In many ways, the adoption process is different for expectant parents and adoptive parents. However, you might be surprised by the similarities.

Pregnant women considering adoption and hopeful adoptive parents often have the same thoughts, fears and hopes. Here are 7 thoughts that birth and adoptive parents both have during the adoption process:

1. “Is adoption the right choice for me?”

Adoption isn’t the right path for every pregnant woman or every hopeful parent. Is it the right path for you? Every expectant and adoptive parent will ask themselves this question at least once in their adoption journey. That’s normal!

Adoption isn’t easy. But, for many people, it’s absolutely the right choice. Only you can decide if it’s the right choice for you.

Reflect on the reasons that led you to consider adoption in the first place. Are those reasons still important? Probably. 

Asking your American Adoptions specialists any questions you have, or talking about your concerns can help you feel more clear in your decision. We’ll be there to support you, no matter what you decide.

2. “This is all a bit overwhelming.”

You’ll both be faced with a lot of choices, paperwork and emotions. The adoption process can feel like a bit of a whirlwind, for both parties!

But, keep your eyes on the “prize:” The happiness and security of this child.

We know it can all feel pretty complicated and intimidating. Remember that your American Adoptions specialist will be there to walk you through each step, so you can proceed with the information and confidence you need.

3. “Can parents love an adopted child as much as a biological one?”

Absolutely. Time and time again, this has proven to be true. However, that doesn’t stop the prospective birth and adoptive parents from worrying about it.

Trust in the years of experience that your American Adoptions specialist has when she tells you that the love between parents and children is not affected by biology. Expectant and adoptive parents can both take comfort in seeing the love that exists in the many families American Adoptions has brought together.

4. “What if they don’t like me?”

Adoptive parents are worried that the pregnant women viewing their adoption profile won’t like them. Expectant parents are worried that the adoptive parents (or even their child) won’t like them. There are a lot of nerves about the relationships involved in adoption.

Take a breath. When a prospective birth mother chooses an adoptive family they’re in this journey together. Your American Adoptions specialist will be there to ease you through those first meetings, and help you to form a strong relationship that will hopefully last a lifetime.

There will be a lot of love in your adoption: Between the birth and adoptive parents, and the child at the heart of the adoption.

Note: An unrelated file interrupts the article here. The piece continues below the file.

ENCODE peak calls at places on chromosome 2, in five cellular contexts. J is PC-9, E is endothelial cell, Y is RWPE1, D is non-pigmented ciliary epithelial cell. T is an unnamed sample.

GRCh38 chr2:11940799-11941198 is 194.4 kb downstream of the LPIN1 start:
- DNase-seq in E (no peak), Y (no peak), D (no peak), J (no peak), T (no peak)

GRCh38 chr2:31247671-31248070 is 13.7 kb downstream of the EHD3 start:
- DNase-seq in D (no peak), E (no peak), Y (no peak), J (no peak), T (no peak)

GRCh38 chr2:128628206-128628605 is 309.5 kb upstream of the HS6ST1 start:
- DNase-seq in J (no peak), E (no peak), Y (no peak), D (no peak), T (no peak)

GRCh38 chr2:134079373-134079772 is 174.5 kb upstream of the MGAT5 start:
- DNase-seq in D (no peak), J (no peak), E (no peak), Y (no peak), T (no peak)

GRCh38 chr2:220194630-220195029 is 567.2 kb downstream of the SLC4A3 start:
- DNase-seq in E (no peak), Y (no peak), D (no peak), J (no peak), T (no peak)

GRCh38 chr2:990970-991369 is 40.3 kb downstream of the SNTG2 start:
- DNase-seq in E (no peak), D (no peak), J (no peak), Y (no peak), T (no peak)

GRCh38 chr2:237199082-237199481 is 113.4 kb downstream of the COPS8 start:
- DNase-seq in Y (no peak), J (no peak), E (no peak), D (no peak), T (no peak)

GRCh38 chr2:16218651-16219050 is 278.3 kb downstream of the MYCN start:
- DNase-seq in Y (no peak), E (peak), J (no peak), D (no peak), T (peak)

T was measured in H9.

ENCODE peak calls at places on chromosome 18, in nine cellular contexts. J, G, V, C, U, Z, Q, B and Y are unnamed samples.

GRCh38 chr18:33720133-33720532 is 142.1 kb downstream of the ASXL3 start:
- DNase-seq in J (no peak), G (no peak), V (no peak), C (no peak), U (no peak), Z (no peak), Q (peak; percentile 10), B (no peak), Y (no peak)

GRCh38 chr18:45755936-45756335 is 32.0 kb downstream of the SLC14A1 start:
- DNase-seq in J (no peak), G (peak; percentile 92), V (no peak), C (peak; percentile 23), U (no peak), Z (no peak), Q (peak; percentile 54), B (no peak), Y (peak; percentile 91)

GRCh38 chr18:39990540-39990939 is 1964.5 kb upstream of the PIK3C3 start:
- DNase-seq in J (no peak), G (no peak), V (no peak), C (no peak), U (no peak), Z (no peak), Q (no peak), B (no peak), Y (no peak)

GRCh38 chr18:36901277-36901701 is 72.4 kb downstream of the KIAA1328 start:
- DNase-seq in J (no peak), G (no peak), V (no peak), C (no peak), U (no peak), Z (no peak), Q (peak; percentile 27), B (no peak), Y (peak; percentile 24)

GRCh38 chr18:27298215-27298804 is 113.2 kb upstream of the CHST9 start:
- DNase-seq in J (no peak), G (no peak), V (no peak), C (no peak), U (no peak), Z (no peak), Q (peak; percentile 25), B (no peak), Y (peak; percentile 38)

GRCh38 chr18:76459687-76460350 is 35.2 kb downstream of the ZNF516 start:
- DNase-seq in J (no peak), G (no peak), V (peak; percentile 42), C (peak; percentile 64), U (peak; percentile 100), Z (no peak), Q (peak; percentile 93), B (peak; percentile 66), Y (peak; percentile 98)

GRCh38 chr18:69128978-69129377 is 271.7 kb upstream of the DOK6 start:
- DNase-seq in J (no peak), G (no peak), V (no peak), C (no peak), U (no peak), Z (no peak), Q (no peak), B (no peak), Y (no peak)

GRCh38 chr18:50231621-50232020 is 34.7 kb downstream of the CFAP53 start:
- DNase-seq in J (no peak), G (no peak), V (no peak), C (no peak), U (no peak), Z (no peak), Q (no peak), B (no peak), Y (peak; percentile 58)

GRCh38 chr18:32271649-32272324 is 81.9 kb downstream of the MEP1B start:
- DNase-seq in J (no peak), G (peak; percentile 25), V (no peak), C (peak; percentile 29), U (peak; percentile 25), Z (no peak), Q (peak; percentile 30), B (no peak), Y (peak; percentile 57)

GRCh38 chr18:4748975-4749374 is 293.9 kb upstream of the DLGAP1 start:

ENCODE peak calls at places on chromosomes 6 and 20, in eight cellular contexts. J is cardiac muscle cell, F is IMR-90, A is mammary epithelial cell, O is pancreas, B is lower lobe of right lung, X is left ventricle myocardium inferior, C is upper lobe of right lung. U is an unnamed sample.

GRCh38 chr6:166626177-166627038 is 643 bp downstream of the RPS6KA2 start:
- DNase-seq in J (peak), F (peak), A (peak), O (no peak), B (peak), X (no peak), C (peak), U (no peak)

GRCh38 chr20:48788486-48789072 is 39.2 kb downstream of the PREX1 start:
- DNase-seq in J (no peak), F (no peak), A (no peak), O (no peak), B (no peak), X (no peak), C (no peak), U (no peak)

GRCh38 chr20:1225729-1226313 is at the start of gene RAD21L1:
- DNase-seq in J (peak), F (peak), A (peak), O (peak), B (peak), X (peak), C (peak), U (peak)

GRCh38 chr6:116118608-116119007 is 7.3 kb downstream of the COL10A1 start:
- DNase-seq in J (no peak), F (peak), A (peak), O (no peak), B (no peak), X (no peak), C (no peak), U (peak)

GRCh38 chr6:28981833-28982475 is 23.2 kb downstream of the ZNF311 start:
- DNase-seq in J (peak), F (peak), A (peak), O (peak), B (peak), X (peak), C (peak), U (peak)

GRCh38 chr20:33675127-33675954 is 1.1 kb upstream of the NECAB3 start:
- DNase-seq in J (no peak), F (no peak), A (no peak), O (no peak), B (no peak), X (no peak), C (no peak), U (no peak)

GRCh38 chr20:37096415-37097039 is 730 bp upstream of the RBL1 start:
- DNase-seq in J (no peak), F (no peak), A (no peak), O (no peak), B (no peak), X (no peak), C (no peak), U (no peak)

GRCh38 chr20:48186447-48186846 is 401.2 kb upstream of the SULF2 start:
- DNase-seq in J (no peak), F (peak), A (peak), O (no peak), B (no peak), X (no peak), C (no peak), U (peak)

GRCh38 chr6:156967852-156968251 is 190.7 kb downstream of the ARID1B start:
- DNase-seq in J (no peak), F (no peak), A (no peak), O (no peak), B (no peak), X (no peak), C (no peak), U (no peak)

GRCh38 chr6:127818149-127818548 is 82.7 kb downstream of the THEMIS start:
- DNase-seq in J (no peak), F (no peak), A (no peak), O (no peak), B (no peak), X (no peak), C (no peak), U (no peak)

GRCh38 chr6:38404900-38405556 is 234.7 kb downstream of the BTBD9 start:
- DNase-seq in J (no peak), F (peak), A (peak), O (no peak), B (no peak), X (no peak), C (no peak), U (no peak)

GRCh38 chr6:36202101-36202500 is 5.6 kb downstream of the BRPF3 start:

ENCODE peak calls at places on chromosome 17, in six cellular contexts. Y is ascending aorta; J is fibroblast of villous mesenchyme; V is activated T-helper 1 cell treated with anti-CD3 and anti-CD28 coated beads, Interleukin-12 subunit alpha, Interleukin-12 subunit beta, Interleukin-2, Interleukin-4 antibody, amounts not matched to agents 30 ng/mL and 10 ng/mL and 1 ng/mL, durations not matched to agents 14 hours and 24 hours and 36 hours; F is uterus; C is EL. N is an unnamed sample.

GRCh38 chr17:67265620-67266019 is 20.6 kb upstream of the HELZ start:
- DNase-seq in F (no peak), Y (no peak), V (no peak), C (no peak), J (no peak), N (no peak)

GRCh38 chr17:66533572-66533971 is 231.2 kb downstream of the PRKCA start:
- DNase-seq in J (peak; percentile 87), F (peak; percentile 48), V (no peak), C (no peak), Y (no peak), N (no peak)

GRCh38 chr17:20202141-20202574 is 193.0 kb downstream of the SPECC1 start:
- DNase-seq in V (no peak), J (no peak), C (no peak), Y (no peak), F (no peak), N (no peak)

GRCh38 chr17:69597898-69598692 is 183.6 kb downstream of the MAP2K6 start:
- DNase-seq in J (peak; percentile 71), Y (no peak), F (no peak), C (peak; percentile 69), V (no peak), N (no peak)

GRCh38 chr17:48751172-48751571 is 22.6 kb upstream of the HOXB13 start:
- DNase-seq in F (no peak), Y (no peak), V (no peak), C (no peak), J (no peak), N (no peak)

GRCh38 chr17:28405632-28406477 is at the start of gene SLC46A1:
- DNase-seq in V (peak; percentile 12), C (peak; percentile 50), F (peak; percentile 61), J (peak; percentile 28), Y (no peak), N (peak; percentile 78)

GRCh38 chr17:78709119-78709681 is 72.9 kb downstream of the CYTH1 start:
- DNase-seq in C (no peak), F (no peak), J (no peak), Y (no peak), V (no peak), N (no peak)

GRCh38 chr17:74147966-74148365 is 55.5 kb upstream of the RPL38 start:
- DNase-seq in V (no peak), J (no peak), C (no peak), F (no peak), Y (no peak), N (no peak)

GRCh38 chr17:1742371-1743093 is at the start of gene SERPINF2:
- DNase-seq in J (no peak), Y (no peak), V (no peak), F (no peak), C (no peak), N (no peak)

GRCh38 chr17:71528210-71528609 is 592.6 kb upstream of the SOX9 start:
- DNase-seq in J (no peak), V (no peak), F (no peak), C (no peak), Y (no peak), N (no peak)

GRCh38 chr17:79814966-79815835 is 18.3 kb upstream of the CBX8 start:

5. “I’m scared.”

It’s normal to be scared. But, it can be comforting to remember that both parties are afraid!

When you feel nervous, lean on your support system. Expectant and adoptive parents can talk to one another, they can talk to their American Adoptions specialists, or they can turn to their loved ones for support.

Both the expectant and adoptive parents are facing a lot of unknowns, so it’s natural to be scared. But, you never have to feel that way on your own!

6. “Can I really do this?”

You can! 

Birth and adoptive parents have a difficult journey ahead of them, full of ups and downs. They both anticipate the arrival of the baby with a mix of excitement and fear.

You may find yourself wondering (maybe more than once) if you’re really strong enough for this adoption journey. You are! Take courage in the peace of so many birth and adoptive families before you, and remember that you’re stronger than you think.

What’s more, you won’t be facing this journey alone. Birth and adoptive parents will have the support of each other, their loved ones and their American Adoptions specialists throughout their adoption process and beyond.

7. “It wasn’t easy, but everything happened as it was supposed to.”

Adoption is never easy — for anyone involved. After all, it all begins with loss. 

Many adoptive parents lose and grieve the experience of having a biological child. The birth parents lose and grieve the experience of raising this child themselves. The adoptee loses and grieves one family in order to gain another.

But, even after the loss, there is so much joy in adoption. That peace and sense of “rightness” won’t come right away. First, the losses must be grieved. But with some time and love, birth and adoptive parents often say how everything “ended up the way it was supposed to.” 

There is often a sense of “meant to be.”

Everyone’s adoption experience is different. But, whether you’re an expectant parent or an adoptive parent, it can be comforting to know that you’re thinking many of the same things! You are experiencing this journey together, and you’ll continue to experience it together. Through it all, your American Adoptions specialists will be there to help.